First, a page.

American Baptists are 1.6 million Christians who worship in more than 5800 congregations in the United States and Puerto Rico. One of about 25 Baptist groups in the US, we are about fourth in size among them. We are rich in our variety and we come from all backgrounds. We are quite individualistic which can lead to some disagreements in the political, social, and theological positions we hold, but we enjoy our differences and discussing them. We are also a member of The American Baptist Churches of Massachusets, a local reagion of ABC.Most of us agree on the matters we think are really important:
WE CONFESS JESUS CHRIST as the son of the Living God, our Lord and Savior. We are joyously united in our common task of sharing the whole Gospel with the whole world.
WE BELIEVE IN THE BIBLE as the divinely inspired record of God's actions in history, and we believe it is a trustworthy, authoritative, and all-sufficient rule of faith and practice.
WE BELIEVE that all have sinned and fall short of the glory of God, and we believe Jesus died to save us from our sins. Those of us who believe this are forgiven by God and enter into a new life.
WE OBSERVE two ordinances: WE BAPTIZE believers by immersion. We regard "believer's baptism" as a symbol of death to the old life, and resurrections to a new life in Christ. WE CELEBRATE the Lord's Supper (or Holy Communion) in memory of the sufferings of Christ. Most American Baptists practice "open Communion," and invite all believers to participate in this celebration.
FINALLY, WE BELIEVE that all American Baptists, laity and clergy, are called together to be a family of disciples; witnessing at home and throughout the world to the saving grace of Jesus Christ, and calling upon all to act justly, to love mercy, and to walk humbly with their God.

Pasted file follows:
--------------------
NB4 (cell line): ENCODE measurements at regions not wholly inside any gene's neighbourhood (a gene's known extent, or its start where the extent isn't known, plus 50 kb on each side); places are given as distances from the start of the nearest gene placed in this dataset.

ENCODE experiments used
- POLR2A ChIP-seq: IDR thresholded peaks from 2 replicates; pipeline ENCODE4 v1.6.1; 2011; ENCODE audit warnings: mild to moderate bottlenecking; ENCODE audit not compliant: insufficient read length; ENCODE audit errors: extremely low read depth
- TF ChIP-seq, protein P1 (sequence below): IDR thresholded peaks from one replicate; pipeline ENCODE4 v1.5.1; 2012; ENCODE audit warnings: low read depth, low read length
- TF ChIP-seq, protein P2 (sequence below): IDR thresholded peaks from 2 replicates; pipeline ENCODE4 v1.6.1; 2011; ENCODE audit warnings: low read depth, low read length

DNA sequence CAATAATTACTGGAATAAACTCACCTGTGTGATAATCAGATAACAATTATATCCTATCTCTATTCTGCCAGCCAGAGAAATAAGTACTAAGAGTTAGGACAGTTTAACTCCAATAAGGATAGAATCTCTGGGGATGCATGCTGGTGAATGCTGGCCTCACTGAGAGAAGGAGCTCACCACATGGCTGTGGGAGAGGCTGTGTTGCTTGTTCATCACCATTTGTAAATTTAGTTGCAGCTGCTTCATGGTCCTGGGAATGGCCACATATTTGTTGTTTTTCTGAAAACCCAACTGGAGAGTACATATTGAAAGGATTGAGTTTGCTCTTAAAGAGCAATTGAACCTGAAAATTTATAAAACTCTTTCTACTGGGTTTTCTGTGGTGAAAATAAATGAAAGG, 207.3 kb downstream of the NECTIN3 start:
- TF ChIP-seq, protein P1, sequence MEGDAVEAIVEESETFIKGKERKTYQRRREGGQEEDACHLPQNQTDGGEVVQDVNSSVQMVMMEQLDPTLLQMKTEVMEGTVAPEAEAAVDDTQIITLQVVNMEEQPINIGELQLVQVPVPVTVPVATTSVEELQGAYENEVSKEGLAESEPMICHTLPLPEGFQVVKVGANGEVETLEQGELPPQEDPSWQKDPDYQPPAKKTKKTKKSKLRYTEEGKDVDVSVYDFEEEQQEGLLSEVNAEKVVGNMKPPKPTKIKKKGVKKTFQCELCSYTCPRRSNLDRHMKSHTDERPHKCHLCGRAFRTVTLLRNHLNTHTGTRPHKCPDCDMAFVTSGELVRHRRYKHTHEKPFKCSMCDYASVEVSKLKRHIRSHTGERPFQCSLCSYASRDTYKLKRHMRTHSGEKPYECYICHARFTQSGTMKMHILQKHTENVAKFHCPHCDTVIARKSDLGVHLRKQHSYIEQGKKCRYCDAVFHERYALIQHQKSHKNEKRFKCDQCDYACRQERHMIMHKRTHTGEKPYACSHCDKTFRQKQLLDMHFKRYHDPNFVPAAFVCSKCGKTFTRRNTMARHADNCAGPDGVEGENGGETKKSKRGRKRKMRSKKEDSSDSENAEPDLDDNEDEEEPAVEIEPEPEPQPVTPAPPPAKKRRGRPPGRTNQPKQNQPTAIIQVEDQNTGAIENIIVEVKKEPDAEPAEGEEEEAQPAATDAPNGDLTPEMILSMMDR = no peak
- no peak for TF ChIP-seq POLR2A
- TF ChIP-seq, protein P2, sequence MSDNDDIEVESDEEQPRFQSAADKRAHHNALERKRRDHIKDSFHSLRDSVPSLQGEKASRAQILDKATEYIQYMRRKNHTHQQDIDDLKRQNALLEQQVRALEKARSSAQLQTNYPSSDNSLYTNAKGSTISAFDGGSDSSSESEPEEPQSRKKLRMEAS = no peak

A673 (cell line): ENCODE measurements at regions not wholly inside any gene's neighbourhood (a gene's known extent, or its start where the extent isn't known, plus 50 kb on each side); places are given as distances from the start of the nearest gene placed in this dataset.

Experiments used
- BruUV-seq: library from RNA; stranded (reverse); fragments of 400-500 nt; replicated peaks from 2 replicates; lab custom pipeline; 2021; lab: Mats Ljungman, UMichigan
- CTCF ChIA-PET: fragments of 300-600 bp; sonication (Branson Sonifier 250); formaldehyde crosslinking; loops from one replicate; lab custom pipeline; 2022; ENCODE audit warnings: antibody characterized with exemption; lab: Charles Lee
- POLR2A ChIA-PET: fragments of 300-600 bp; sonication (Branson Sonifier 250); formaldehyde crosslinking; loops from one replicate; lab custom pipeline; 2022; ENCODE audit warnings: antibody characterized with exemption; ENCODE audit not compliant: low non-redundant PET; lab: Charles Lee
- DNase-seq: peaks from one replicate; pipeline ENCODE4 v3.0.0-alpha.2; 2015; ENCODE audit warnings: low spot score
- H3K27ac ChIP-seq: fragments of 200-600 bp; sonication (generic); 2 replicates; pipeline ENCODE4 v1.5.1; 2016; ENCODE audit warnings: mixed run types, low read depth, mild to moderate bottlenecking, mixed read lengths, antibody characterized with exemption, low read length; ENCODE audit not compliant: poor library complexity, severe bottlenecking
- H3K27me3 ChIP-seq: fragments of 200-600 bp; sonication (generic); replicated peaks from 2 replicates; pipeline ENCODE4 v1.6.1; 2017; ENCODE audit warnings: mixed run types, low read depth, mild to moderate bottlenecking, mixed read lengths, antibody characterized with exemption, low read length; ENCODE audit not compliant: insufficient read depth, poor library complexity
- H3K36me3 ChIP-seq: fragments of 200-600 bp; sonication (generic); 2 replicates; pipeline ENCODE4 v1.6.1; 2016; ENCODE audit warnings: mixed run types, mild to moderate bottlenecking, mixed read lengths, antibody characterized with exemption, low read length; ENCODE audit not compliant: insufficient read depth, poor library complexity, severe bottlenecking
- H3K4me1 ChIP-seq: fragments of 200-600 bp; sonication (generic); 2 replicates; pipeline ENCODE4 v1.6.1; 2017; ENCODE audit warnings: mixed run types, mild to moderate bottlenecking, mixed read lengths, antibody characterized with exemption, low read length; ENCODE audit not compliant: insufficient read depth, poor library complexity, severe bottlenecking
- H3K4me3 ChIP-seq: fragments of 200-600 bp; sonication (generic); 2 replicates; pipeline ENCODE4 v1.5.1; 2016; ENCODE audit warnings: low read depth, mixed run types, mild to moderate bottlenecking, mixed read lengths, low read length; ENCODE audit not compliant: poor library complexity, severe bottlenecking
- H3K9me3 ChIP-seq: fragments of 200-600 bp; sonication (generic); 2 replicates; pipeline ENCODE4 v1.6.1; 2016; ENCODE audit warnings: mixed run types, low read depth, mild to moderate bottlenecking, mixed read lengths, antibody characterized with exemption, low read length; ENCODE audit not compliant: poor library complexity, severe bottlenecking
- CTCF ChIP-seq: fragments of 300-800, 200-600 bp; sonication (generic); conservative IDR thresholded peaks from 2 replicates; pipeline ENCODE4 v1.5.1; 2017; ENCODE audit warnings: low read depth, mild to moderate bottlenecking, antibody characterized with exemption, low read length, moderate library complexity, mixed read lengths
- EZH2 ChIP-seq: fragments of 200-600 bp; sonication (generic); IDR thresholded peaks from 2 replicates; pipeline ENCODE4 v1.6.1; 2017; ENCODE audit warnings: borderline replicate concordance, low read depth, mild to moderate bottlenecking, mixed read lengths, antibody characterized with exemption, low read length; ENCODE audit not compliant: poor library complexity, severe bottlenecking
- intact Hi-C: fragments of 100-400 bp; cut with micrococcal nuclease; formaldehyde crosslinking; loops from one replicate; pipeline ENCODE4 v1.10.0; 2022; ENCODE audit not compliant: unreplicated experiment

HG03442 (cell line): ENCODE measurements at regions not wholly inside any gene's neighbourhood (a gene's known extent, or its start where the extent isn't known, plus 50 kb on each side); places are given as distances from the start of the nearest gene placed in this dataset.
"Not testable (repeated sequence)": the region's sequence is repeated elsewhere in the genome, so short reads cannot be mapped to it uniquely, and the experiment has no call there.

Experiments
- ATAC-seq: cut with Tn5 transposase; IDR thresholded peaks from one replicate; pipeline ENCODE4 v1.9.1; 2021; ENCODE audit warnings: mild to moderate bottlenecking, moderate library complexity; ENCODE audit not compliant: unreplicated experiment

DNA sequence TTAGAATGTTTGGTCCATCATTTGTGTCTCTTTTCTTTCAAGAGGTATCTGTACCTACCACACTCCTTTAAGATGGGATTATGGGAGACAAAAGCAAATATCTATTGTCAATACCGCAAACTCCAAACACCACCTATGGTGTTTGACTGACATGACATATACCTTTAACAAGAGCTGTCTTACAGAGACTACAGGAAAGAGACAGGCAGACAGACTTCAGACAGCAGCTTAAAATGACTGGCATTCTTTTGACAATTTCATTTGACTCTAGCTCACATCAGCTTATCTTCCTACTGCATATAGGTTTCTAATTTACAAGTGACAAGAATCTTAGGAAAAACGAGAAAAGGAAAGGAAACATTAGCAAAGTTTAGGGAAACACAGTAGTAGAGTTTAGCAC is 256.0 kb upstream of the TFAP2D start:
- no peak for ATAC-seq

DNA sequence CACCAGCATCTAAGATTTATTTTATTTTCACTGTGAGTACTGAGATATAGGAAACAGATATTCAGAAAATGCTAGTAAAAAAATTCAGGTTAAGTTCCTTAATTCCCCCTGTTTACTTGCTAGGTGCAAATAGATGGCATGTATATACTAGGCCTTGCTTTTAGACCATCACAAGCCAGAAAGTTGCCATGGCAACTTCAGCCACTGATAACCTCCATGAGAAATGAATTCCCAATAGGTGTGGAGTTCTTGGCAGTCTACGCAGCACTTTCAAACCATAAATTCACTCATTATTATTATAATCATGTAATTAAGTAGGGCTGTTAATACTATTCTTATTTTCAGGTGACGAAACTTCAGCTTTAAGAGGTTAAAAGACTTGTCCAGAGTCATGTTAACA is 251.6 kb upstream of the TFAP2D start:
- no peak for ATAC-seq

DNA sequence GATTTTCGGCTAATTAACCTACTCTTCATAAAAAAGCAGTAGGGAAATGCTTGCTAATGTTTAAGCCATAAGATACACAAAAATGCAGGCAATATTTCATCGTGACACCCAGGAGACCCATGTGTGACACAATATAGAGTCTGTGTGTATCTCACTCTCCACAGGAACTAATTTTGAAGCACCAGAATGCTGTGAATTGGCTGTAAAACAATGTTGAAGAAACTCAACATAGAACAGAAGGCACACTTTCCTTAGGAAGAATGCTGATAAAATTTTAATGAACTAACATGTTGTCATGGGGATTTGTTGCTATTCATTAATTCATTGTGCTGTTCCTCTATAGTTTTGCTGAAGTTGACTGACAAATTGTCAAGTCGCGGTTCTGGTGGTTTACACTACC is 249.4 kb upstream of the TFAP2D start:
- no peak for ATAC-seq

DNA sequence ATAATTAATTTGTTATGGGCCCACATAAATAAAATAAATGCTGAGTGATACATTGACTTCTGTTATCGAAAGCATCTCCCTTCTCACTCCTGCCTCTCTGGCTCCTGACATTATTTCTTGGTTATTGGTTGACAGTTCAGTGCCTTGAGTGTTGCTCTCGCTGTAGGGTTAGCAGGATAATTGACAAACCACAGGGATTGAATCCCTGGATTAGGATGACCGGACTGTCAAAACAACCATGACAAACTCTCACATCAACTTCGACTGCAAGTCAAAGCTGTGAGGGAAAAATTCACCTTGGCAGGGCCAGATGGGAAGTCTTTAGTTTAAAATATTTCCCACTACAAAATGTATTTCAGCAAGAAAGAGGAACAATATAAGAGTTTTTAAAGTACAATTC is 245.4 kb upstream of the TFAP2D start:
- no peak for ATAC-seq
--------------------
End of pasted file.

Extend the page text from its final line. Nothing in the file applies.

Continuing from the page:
Ten Key Facts about American Baptists
We are a biblically oriented people.
We are a missionary and evangelically minded people.
We believe in and practice the baptism of believers.
Organizationally, the early Baptist congregations arose in the context of separitist, congregationally structured groups of English Puritanism.
We continue to emphasize that the local congregation is the basic manifestation of the church.
Very early in Baptist history the emphasis on congregational polity was balanced by devotion to the associational principle.
Consistent with our whole heritage, American Baptists have emphasized the importance of religious freedom, not only for ourselves but for all people.
The American Baptist Church has historically been active in the ecumenical movement and is a founding member of both the National Council of Churches of Christ and the World Council of Churches.
In keeping with our dissenting roots, our tradition has found a place for persons and groups to take a stand on issues that often have been highly controversial.
The patterns of our history have today woven together to give to the American Baptist Churches the gift of a great diversity of race, culture, class, and theology.